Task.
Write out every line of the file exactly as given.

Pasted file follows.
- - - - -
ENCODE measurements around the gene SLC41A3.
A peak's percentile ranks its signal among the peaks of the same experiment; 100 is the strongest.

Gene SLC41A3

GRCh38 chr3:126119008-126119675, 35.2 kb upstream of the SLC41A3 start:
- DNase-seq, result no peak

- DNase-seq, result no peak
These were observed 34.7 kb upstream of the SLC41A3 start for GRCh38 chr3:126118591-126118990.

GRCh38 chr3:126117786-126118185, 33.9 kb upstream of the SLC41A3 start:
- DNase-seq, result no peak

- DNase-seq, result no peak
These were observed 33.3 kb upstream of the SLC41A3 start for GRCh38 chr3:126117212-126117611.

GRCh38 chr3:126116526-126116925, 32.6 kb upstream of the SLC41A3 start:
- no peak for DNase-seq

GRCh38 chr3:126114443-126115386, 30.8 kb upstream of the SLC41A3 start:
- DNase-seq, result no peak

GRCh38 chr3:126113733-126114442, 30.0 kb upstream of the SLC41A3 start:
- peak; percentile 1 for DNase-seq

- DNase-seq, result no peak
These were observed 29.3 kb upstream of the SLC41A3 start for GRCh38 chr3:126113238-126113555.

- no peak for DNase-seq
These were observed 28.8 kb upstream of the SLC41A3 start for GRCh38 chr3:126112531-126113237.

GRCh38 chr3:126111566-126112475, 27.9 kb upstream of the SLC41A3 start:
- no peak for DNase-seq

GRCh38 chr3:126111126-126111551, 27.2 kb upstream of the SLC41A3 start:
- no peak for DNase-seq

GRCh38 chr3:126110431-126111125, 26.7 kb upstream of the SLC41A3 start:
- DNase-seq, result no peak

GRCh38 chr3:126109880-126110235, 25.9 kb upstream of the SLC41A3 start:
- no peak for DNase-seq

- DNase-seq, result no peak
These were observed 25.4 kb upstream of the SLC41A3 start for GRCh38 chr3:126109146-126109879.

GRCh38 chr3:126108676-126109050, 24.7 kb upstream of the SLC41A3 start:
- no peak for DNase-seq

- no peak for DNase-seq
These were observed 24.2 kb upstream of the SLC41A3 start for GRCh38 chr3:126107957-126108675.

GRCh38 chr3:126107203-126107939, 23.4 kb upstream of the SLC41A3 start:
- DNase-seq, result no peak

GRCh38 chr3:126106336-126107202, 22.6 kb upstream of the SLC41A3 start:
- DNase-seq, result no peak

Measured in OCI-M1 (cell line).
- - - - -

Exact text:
ENCODE measurements around the gene SLC41A3.
A peak's percentile ranks its signal among the peaks of the same experiment; 100 is the strongest.

Gene SLC41A3

GRCh38 chr3:126119008-126119675, 35.2 kb upstream of the SLC41A3 start:
- DNase-seq, result no peak

- DNase-seq, result no peak
These were observed 34.7 kb upstream of the SLC41A3 start for GRCh38 chr3:126118591-126118990.

GRCh38 chr3:126117786-126118185, 33.9 kb upstream of the SLC41A3 start:
- DNase-seq, result no peak

- DNase-seq, result no peak
These were observed 33.3 kb upstream of the SLC41A3 start for GRCh38 chr3:126117212-126117611.

GRCh38 chr3:126116526-126116925, 32.6 kb upstream of the SLC41A3 start:
- no peak for DNase-seq

GRCh38 chr3:126114443-126115386, 30.8 kb upstream of the SLC41A3 start:
- DNase-seq, result no peak

GRCh38 chr3:126113733-126114442, 30.0 kb upstream of the SLC41A3 start:
- peak; percentile 1 for DNase-seq

- DNase-seq, result no peak
These were observed 29.3 kb upstream of the SLC41A3 start for GRCh38 chr3:126113238-126113555.

- no peak for DNase-seq
These were observed 28.8 kb upstream of the SLC41A3 start for GRCh38 chr3:126112531-126113237.

GRCh38 chr3:126111566-126112475, 27.9 kb upstream of the SLC41A3 start:
- no peak for DNase-seq

GRCh38 chr3:126111126-126111551, 27.2 kb upstream of the SLC41A3 start:
- no peak for DNase-seq

GRCh38 chr3:126110431-126111125, 26.7 kb upstream of the SLC41A3 start:
- DNase-seq, result no peak

GRCh38 chr3:126109880-126110235, 25.9 kb upstream of the SLC41A3 start:
- no peak for DNase-seq

- DNase-seq, result no peak
These were observed 25.4 kb upstream of the SLC41A3 start for GRCh38 chr3:126109146-126109879.

GRCh38 chr3:126108676-126109050, 24.7 kb upstream of the SLC41A3 start:
- no peak for DNase-seq

- no peak for DNase-seq
These were observed 24.2 kb upstream of the SLC41A3 start for GRCh38 chr3:126107957-126108675.

GRCh38 chr3:126107203-126107939, 23.4 kb upstream of the SLC41A3 start:
- DNase-seq, result no peak

GRCh38 chr3:126106336-126107202, 22.6 kb upstream of the SLC41A3 start:
- DNase-seq, result no peak

Measured in OCI-M1 (cell line).